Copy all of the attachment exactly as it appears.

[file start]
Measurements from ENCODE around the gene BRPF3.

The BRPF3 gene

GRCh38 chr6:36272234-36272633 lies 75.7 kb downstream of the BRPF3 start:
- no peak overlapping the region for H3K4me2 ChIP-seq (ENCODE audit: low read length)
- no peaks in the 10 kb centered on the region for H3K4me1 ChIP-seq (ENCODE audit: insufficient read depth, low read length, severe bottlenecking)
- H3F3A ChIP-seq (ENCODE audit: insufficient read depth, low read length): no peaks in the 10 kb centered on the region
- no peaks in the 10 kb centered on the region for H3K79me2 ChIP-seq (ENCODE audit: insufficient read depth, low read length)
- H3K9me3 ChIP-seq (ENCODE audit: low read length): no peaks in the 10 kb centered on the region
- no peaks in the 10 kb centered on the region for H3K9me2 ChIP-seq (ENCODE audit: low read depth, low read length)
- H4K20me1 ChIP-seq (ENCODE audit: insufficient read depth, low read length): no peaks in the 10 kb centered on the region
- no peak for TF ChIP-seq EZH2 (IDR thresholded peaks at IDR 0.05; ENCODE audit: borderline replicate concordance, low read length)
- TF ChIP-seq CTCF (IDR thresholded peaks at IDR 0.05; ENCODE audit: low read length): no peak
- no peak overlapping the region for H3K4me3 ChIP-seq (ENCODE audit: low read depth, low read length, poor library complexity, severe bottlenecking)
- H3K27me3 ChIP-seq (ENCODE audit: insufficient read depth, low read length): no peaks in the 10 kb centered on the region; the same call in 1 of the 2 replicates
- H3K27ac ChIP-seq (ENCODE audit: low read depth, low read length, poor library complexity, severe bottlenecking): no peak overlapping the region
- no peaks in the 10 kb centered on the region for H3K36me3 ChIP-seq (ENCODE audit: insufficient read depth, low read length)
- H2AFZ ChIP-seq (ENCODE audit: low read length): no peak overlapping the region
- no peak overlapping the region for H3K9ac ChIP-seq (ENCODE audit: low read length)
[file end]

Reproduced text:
Measurements from ENCODE around the gene BRPF3.

The BRPF3 gene

GRCh38 chr6:36272234-36272633 lies 75.7 kb downstream of the BRPF3 start:
- no peak overlapping the region for H3K4me2 ChIP-seq (ENCODE audit: low read length)
- no peaks in the 10 kb centered on the region for H3K4me1 ChIP-seq (ENCODE audit: insufficient read depth, low read length, severe bottlenecking)
- H3F3A ChIP-seq (ENCODE audit: insufficient read depth, low read length): no peaks in the 10 kb centered on the region
- no peaks in the 10 kb centered on the region for H3K79me2 ChIP-seq (ENCODE audit: insufficient read depth, low read length)
- H3K9me3 ChIP-seq (ENCODE audit: low read length): no peaks in the 10 kb centered on the region
- no peaks in the 10 kb centered on the region for H3K9me2 ChIP-seq (ENCODE audit: low read depth, low read length)
- H4K20me1 ChIP-seq (ENCODE audit: insufficient read depth, low read length): no peaks in the 10 kb centered on the region
- no peak for TF ChIP-seq EZH2 (IDR thresholded peaks at IDR 0.05; ENCODE audit: borderline replicate concordance, low read length)
- TF ChIP-seq CTCF (IDR thresholded peaks at IDR 0.05; ENCODE audit: low read length): no peak
- no peak overlapping the region for H3K4me3 ChIP-seq (ENCODE audit: low read depth, low read length, poor library complexity, severe bottlenecking)
- H3K27me3 ChIP-seq (ENCODE audit: insufficient read depth, low read length): no peaks in the 10 kb centered on the region; the same call in 1 of the 2 replicates
- H3K27ac ChIP-seq (ENCODE audit: low read depth, low read length, poor library complexity, severe bottlenecking): no peak overlapping the region
- no peaks in the 10 kb centered on the region for H3K36me3 ChIP-seq (ENCODE audit: insufficient read depth, low read length)
- H2AFZ ChIP-seq (ENCODE audit: low read length): no peak overlapping the region
- no peak overlapping the region for H3K9ac ChIP-seq (ENCODE audit: low read length)